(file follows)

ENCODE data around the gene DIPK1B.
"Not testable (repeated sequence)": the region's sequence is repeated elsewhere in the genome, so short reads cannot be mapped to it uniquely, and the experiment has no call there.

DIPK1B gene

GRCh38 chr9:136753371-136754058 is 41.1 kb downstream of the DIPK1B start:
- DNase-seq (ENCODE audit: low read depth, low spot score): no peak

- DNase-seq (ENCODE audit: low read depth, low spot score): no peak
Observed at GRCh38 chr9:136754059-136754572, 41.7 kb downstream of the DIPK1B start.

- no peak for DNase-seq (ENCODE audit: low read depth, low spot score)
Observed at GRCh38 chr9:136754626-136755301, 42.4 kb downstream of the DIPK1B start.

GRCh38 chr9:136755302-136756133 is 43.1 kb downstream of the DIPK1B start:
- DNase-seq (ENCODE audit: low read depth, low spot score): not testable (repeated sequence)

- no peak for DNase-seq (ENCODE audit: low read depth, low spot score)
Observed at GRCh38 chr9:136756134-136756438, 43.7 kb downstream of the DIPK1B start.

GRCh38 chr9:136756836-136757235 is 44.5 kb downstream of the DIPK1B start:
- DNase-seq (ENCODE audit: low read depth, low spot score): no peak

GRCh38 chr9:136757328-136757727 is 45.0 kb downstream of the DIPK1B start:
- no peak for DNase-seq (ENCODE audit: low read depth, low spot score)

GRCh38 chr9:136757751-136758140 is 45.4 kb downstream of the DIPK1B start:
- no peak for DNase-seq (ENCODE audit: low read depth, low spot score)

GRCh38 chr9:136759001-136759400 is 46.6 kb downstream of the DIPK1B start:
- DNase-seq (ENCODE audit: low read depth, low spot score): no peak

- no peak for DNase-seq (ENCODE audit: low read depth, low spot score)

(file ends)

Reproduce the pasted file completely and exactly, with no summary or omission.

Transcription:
ENCODE data around the gene DIPK1B.
"Not testable (repeated sequence)": the region's sequence is repeated elsewhere in the genome, so short reads cannot be mapped to it uniquely, and the experiment has no call there.

DIPK1B gene

GRCh38 chr9:136753371-136754058 is 41.1 kb downstream of the DIPK1B start:
- DNase-seq (ENCODE audit: low read depth, low spot score): no peak

- DNase-seq (ENCODE audit: low read depth, low spot score): no peak
Observed at GRCh38 chr9:136754059-136754572, 41.7 kb downstream of the DIPK1B start.

- no peak for DNase-seq (ENCODE audit: low read depth, low spot score)
Observed at GRCh38 chr9:136754626-136755301, 42.4 kb downstream of the DIPK1B start.

GRCh38 chr9:136755302-136756133 is 43.1 kb downstream of the DIPK1B start:
- DNase-seq (ENCODE audit: low read depth, low spot score): not testable (repeated sequence)

- no peak for DNase-seq (ENCODE audit: low read depth, low spot score)
Observed at GRCh38 chr9:136756134-136756438, 43.7 kb downstream of the DIPK1B start.

GRCh38 chr9:136756836-136757235 is 44.5 kb downstream of the DIPK1B start:
- DNase-seq (ENCODE audit: low read depth, low spot score): no peak

GRCh38 chr9:136757328-136757727 is 45.0 kb downstream of the DIPK1B start:
- no peak for DNase-seq (ENCODE audit: low read depth, low spot score)

GRCh38 chr9:136757751-136758140 is 45.4 kb downstream of the DIPK1B start:
- no peak for DNase-seq (ENCODE audit: low read depth, low spot score)

GRCh38 chr9:136759001-136759400 is 46.6 kb downstream of the DIPK1B start:
- DNase-seq (ENCODE audit: low read depth, low spot score): no peak

- no peak for DNase-seq (ENCODE audit: low read depth, low spot score)